The National Commission for Protection of Child Rights (NCPCR) is a statutory body established in 2007 under an act of Parliament, the Commissions for Protection of Child Rights (CPCR) Act, 2005. In this article, you can read all about the NCPCR, its functions and importance in relation to child rights in the country. This is a part of the social justice and also polity sections of the IAS syllabus.
Why in the news?
- December 2020 – NCPCR has opposed the return of PUBG in India.
- October 2020 – NCPCR was asked by the Supreme Court to present a response over its request to eight states to produce children living in care homes before the local child welfare committees for their immediate repatriation with their families.
- January 2021 – NCPCR has found anomalies in the running of the two Delhi-based NGO’s which are alleged to have violated the various provisions of Juvenile Justice Act (JJ Act).
NCPCR UPSC Notes:- Download PDF Here
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National Commission for Protection of Child Rights [NCPCR]
The NCPCR is a body that works towards achieving a child rights-centric approach in all the laws, programmes, policies and administrative mechanisms in India. It functions under the Ministry of Women & Child Development of the central government.
- It strives to ensure that all laws and policies in the country are in consonance with the rights of children as emphasised by the Indian Constitution as well as with the UN Convention on the Rights of the Child.
- A child is defined as any person between the ages of 0 and 18 years.
- The Commission acknowledges the universality and inviolability of child rights.
- It focuses on children that form a part of the most vulnerable sections of society.
- The Commission sees every right of the child as equally important and hence, does not grade the rights according to importance.
The NCPCR has been constituted by the Government as an act of Parliament as mentioned above. Hence, it is a statutory organisation. It consists of the following members:
- Chairperson – Person of eminence and who has an exemplary record of work in child welfare.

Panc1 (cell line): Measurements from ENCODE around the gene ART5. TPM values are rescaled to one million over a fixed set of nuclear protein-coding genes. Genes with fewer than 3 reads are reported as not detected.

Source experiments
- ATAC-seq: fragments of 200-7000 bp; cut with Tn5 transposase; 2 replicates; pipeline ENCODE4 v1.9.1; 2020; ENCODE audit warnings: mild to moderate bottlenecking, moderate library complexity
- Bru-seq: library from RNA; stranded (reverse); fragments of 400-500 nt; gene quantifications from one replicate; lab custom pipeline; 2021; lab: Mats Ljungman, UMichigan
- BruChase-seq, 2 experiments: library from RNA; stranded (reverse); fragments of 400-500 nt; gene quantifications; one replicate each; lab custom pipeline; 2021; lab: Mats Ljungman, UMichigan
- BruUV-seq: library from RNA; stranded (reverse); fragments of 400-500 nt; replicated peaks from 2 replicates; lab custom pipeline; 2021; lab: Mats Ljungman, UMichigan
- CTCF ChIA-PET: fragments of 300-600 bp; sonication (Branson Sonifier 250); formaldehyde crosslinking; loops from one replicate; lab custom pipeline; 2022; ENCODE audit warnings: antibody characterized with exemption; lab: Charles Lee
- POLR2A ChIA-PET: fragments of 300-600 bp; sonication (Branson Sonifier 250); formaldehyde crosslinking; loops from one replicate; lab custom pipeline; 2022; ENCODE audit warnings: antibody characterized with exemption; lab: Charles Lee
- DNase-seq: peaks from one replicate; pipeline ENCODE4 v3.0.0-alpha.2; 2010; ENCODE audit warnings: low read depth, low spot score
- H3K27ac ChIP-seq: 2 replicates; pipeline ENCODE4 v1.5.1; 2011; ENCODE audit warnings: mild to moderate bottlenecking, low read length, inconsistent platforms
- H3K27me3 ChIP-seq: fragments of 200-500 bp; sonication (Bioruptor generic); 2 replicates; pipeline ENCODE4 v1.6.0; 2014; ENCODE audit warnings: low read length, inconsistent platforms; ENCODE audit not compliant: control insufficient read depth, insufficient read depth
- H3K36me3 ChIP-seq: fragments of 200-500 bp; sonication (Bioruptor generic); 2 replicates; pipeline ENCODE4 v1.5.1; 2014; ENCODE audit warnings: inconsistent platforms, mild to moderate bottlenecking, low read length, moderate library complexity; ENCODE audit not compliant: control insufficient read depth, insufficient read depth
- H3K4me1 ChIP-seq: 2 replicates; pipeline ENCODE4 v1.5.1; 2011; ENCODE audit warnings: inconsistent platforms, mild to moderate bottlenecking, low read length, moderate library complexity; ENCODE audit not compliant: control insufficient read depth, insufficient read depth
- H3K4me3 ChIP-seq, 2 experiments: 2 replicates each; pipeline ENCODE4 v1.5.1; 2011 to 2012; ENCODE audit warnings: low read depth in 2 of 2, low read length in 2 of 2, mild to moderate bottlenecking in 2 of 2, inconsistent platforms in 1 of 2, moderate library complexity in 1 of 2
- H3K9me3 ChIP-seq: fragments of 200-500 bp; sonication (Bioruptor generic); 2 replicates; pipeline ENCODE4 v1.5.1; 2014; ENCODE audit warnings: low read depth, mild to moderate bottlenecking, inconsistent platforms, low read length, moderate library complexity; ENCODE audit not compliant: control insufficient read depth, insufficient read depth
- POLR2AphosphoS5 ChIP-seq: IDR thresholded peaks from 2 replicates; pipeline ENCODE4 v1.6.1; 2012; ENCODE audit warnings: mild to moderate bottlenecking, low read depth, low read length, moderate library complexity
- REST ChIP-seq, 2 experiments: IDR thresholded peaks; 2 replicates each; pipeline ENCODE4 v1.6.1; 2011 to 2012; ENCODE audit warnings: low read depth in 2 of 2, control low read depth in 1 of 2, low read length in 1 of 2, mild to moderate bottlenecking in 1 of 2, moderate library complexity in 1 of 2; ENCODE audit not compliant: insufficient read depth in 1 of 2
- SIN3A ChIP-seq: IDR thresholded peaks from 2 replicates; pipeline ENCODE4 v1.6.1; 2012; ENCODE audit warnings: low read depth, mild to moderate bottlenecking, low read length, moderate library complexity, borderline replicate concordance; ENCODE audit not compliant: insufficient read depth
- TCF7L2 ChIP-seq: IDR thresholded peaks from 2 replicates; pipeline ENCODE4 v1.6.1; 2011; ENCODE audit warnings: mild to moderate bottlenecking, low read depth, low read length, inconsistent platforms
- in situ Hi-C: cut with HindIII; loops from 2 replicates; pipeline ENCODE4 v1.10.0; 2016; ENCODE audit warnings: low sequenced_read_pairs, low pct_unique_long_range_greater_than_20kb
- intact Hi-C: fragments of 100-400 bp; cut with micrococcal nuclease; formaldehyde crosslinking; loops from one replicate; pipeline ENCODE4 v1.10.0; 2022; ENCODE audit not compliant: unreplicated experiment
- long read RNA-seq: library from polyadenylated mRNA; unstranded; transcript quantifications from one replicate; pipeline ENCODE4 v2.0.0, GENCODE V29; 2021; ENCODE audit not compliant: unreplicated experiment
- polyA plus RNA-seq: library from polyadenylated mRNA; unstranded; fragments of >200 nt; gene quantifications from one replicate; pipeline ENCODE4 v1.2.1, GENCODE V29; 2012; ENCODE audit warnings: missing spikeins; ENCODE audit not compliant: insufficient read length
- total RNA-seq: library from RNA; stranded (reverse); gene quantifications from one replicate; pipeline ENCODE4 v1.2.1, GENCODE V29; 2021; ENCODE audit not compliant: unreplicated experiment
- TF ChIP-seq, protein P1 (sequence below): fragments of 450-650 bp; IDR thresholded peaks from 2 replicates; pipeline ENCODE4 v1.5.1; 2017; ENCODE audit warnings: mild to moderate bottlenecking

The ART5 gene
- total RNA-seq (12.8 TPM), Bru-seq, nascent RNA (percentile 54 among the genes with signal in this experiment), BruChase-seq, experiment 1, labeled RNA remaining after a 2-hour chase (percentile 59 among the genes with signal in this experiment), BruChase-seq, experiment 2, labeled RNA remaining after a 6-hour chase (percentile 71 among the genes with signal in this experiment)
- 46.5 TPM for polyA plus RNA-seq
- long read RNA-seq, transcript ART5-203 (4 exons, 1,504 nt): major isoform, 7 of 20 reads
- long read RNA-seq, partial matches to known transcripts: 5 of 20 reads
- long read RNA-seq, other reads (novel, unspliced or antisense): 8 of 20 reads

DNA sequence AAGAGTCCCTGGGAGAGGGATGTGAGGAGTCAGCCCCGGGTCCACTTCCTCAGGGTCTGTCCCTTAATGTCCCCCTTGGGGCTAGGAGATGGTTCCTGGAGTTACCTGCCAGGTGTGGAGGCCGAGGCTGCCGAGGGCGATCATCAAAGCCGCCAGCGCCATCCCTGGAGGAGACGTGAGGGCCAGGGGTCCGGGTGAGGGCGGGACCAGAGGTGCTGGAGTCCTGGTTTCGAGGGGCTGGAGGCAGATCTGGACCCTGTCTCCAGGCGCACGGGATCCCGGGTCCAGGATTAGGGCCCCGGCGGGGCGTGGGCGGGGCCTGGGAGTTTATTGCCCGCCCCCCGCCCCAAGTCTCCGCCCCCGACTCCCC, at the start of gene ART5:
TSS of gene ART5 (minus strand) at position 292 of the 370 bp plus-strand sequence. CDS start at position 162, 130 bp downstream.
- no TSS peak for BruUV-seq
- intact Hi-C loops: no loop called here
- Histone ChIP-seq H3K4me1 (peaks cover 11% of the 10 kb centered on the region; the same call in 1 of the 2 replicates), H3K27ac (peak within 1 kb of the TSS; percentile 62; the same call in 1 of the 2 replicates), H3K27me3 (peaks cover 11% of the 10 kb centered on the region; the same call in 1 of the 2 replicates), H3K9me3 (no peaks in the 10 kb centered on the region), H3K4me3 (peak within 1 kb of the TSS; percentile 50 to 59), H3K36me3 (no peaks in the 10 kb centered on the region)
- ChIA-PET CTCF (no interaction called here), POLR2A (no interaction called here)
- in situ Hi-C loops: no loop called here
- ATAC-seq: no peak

- Six members:
- A minimum of two women members.
- Should have experience in the following fields:
- Child health, care, welfare or child development
- Juvenile justice or care of neglected or marginalized children or children with disabilities
- Elimination of child labour or children in distress
- Child psychology or sociology
- Laws relating to children
Read about the important acts in India in the linked article.
The Act that constituted the NCPCR laid down its functions and mandates, which are enumerated below:
- Assess and review the safeguards that are provided for child rights protection in India under existing laws and also suggest measures for implementing them effectively.
- Present reports on the workings of the laws in this domain to the central government as and when necessary.
- Inquire cases of child rights violations and initiate proceedings.
- Study the factors that prevent the enjoyment of rights of children impacted by terrorism, riots, natural calamities, communal violence, trafficking, HIV/AIDS, torture and exploitation, maltreatment, prostitution and pornography, and suggest remedial measures for them.
- Enquire into the needs of children requiring special care and protection such as disadvantaged and marginalised children, children in conflict with the law, children of prisoners and children without families, and also recommend remedial measures thereof.
- Review current policies with respect to children’s rights and protection by studying treaties and international instruments and suggest changes as needed.
- Conduct research in the field of child rights.
- Advocate child rights and promote/disseminate the idea through mass campaigns, seminars, etc.
- Undertake investigation into specific complaints received from children or anyone else on their behalf.
- Encourage the incorporation of child rights in school curriculums and train teachers in that respect.
The Commission is also mandated with responsibilities under two other acts, namely:
- Protection of Children from Sexual Offences (POCSO) Act, 2012
- Right to Education Act, 2009